Choosing the right diamond for you

Whether you are preparing for a surprise proposal or choosing your stone together, the experience of choosing a diamond for your engagement ring should be a fun, hassle-free and truly memorable experience. This is such an important time in your life and we are so excited to be part of your story.

At Carolyn Codd's we have qualified Diamond graders who teach our clients what to look out for when choosing diamonds, with no obligation.

We have a large selection of loose stones in-store which our clients are welcome to examine at any time. If you are looking for a particular shape or after after something very specific we would encourage you to call us ahead so can order a selection in for you with no obligation.

We always recommend that you look at more than one diamond at once, with a 10x loupe and under a daylight corrected lamp. Only by examining diamonds side by side, with a jewellers loupe and in the correct lighting to detect any colour variations can you really start to appreciate the difference between them.

Understanding the 4 C's before your appointment

The best way we have found that our clients understand what to look for while choosing diamonds is after a chat with our qualified diamond experts. However we understand that you may want to do a bit of research before you visit us in Nottingham.

You may have heard of the "4 C's" when researching diamonds: ColourClarityCut and Carat.

Firstly Carat is purely a unit weight and is not to be used as an indication towards the quality of a diamond. Large diamonds are not rare, but truly fine quality diamonds are.


The most common colour in diamonds is yellow, closely followed by brown. These subtle colours appear in most diamonds due to trace elements within the crystal. Completely colourless diamonds are the rarest, which therefore makes them more valuable.

The GIA (Gemological Institute of America) developed the International Colour Scale to bring consistency in labelling diamond colour and uses letters ranging from D to Z to measure the degree of yellow, brown, or grey in a stone. To grade a diamond colour you place the diamond face down on pure white paper. Diamonds with a D rating must be totally colourless, while those with a Z rating have a very yellow hue.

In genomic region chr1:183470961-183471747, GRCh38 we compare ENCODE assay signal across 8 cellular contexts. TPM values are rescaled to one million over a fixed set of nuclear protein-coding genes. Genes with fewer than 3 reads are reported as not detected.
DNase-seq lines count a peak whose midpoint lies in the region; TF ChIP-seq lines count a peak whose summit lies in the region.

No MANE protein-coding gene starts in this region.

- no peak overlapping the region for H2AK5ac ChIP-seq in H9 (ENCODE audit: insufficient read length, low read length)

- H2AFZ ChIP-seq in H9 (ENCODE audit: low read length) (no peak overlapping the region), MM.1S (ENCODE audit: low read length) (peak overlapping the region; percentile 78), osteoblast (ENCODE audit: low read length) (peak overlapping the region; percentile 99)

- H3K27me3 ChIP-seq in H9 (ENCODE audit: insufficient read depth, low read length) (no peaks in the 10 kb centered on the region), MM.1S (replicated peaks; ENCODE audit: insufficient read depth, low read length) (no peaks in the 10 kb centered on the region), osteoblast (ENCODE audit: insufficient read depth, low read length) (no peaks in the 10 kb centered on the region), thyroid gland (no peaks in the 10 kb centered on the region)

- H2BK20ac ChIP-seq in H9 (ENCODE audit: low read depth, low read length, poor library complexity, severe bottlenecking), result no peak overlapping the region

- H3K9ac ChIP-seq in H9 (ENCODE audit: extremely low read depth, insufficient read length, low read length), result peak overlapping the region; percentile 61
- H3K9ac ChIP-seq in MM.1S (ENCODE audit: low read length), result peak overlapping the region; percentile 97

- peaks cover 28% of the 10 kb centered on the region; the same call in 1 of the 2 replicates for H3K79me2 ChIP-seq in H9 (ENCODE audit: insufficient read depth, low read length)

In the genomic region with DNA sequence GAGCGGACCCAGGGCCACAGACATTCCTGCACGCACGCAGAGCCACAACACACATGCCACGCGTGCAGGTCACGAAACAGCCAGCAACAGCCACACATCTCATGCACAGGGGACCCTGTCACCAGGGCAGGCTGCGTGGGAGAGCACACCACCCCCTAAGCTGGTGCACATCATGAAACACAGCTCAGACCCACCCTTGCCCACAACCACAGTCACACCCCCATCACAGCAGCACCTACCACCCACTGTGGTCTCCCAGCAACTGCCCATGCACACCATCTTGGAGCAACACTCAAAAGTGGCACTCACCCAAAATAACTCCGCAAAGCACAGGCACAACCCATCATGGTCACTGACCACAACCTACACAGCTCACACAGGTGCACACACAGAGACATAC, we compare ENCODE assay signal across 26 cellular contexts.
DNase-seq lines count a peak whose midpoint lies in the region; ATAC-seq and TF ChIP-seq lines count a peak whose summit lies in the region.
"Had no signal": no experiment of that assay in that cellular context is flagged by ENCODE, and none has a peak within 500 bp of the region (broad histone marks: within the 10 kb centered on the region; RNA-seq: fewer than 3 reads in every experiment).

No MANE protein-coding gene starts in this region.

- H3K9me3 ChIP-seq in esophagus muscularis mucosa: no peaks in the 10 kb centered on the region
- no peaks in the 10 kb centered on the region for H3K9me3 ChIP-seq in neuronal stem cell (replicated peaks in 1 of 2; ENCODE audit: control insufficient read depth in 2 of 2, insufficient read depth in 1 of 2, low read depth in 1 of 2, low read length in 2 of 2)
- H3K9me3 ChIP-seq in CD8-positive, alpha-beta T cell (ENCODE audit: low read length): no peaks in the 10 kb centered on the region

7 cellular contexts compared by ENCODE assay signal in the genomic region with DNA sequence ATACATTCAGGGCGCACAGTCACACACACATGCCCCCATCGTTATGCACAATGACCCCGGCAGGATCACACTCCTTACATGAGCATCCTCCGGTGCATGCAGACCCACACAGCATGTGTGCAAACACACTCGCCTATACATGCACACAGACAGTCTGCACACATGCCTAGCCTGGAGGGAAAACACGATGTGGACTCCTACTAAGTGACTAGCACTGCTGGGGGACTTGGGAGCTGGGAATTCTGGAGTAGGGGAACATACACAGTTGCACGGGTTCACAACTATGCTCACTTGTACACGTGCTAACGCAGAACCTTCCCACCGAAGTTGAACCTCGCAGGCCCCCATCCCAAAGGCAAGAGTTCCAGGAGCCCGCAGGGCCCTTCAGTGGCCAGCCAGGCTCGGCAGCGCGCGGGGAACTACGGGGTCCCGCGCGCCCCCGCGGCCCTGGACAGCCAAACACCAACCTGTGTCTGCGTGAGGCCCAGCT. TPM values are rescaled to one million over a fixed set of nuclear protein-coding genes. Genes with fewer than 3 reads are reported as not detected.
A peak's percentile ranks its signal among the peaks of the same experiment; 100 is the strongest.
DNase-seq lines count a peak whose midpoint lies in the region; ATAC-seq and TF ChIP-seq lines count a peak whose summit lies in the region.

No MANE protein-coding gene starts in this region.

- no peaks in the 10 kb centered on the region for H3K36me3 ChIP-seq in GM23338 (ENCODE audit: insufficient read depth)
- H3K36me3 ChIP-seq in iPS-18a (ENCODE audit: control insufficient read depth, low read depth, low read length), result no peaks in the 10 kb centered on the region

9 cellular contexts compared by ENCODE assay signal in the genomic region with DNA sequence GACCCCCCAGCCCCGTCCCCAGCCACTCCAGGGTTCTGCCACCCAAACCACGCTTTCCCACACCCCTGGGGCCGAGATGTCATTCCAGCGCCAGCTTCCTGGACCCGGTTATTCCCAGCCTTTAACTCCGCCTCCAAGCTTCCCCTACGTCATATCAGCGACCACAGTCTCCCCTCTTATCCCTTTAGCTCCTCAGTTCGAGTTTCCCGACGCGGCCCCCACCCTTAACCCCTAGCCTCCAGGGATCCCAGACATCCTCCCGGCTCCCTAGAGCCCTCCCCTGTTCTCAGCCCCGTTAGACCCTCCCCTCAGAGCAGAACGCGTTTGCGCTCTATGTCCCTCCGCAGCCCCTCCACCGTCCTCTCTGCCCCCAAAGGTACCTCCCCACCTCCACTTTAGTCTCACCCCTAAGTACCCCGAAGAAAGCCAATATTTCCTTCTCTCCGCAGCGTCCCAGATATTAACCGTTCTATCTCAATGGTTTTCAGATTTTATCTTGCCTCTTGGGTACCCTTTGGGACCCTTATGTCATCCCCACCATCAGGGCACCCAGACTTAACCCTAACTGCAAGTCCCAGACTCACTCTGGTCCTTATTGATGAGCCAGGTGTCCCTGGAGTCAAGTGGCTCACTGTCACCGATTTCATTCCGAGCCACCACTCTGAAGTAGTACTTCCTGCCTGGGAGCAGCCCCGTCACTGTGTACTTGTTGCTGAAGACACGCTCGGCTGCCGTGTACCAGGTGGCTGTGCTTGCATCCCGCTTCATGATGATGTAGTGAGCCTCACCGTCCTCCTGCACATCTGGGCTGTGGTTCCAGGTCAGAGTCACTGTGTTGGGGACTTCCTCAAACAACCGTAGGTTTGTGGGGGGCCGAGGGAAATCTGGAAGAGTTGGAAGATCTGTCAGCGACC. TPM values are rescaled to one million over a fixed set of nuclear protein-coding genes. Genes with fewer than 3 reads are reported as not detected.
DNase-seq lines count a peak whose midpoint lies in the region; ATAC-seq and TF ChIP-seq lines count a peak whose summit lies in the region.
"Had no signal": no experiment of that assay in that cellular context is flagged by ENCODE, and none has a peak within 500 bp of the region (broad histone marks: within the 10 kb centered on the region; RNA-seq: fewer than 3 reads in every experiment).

We source colourless and near-colourless diamonds (G and above) because they show the most brilliance and fire.

We find that many of our clients have been told that they will not be able to see the difference between D, E, or F colour grades themselves. We can show you that you can!


Simply put a diamonds cut refers to the proportions of the diamond. This is a crucial factor in how light works within the diamond however there is much more to a diamonds cut.

Diamond cut is one of the most crucial elements to consider when selecting a diamond. The cut refers not to the shape of a diamond, but the balance of proportion, symmetry, and polish achieved by the diamond cutter. The extent of how well the diamond is cut is directly correlated to the diamond’s overall beauty. The better a diamond has been cut, the greater the diamond’s ability to reflect and refract light. Modern diamond cutters understand how light moves through diamonds and have established a set of specific proportions and angles to best optimize the diamond's inner brilliance.

Before they are worked, natural diamonds resemble two square pyramids arranged in an eight-sided octahedral. A point-cut diamond is still in its natural shape and polished. While still quite beautiful, this cut does little to maximize the effects of light moving through the stone. 

Three proportion factors directly impact a diamond's ability to reflect light correctly: table, width, and depth. The table size and depth of a diamond relative to the diameter dramatically impact the light return from a diamond. At the same time, the proper width ensures that light hits the critical refraction angle. 

A well-cut diamond design is proportioned so that most of the light entering the gem exits back through the top of the stone, perfectly balancing the white light (brilliance) with intense flashes of colorful fire (dispersion). 

On the other hand, a diamond cut even a few degrees out of proportion can tunnel light out of the bottom of the diamond rather than redirect it back up towards the table, a phenomenon known as light leakage. This leak creates a diamond with poor light performance, dulled brilliance, and a dark center that cloaks its natural sparkle.

The Finest Quality

The minimum grade of Diamond we offer is a G (colour) VS (clarity). We only buy from reputable Diamond merchants and therefore the diamonds we offer are conflict-free.

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